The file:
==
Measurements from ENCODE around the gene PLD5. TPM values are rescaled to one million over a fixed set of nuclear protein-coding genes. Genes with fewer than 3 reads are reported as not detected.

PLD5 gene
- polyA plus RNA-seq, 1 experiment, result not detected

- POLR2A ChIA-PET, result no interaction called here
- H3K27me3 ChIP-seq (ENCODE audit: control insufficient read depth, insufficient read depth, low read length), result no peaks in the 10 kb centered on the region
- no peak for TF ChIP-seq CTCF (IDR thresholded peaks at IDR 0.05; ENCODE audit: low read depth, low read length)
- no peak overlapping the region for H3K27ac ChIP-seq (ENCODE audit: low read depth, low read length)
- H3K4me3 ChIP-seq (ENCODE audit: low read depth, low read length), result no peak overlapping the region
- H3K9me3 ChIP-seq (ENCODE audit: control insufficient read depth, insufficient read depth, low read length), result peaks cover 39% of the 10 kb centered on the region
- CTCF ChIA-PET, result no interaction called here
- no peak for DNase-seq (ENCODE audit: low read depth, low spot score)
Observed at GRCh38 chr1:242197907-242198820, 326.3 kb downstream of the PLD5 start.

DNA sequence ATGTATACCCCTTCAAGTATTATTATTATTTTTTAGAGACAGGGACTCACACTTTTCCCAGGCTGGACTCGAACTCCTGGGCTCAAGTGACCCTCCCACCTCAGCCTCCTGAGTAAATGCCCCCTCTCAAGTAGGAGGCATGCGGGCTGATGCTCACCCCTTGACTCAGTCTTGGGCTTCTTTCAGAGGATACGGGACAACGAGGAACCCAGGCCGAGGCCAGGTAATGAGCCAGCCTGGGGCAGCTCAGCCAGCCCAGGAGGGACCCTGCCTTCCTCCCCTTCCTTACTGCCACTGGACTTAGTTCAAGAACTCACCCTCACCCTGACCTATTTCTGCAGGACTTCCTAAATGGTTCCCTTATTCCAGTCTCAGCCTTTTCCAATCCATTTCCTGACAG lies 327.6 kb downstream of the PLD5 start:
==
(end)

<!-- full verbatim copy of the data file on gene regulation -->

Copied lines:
Measurements from ENCODE around the gene PLD5. TPM values are rescaled to one million over a fixed set of nuclear protein-coding genes. Genes with fewer than 3 reads are reported as not detected.

PLD5 gene
- polyA plus RNA-seq, 1 experiment, result not detected

- POLR2A ChIA-PET, result no interaction called here
- H3K27me3 ChIP-seq (ENCODE audit: control insufficient read depth, insufficient read depth, low read length), result no peaks in the 10 kb centered on the region
- no peak for TF ChIP-seq CTCF (IDR thresholded peaks at IDR 0.05; ENCODE audit: low read depth, low read length)
- no peak overlapping the region for H3K27ac ChIP-seq (ENCODE audit: low read depth, low read length)
- H3K4me3 ChIP-seq (ENCODE audit: low read depth, low read length), result no peak overlapping the region
- H3K9me3 ChIP-seq (ENCODE audit: control insufficient read depth, insufficient read depth, low read length), result peaks cover 39% of the 10 kb centered on the region
- CTCF ChIA-PET, result no interaction called here
- no peak for DNase-seq (ENCODE audit: low read depth, low spot score)
Observed at GRCh38 chr1:242197907-242198820, 326.3 kb downstream of the PLD5 start.

DNA sequence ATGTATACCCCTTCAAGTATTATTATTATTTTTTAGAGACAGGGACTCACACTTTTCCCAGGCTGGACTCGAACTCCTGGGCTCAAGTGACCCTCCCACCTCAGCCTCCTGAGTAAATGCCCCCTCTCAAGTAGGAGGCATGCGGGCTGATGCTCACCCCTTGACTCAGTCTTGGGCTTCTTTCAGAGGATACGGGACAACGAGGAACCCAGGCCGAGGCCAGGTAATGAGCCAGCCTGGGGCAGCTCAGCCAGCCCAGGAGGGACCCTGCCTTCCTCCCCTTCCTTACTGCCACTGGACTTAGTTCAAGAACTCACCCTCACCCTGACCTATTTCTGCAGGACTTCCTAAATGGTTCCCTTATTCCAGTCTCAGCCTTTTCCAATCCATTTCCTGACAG lies 327.6 kb downstream of the PLD5 start: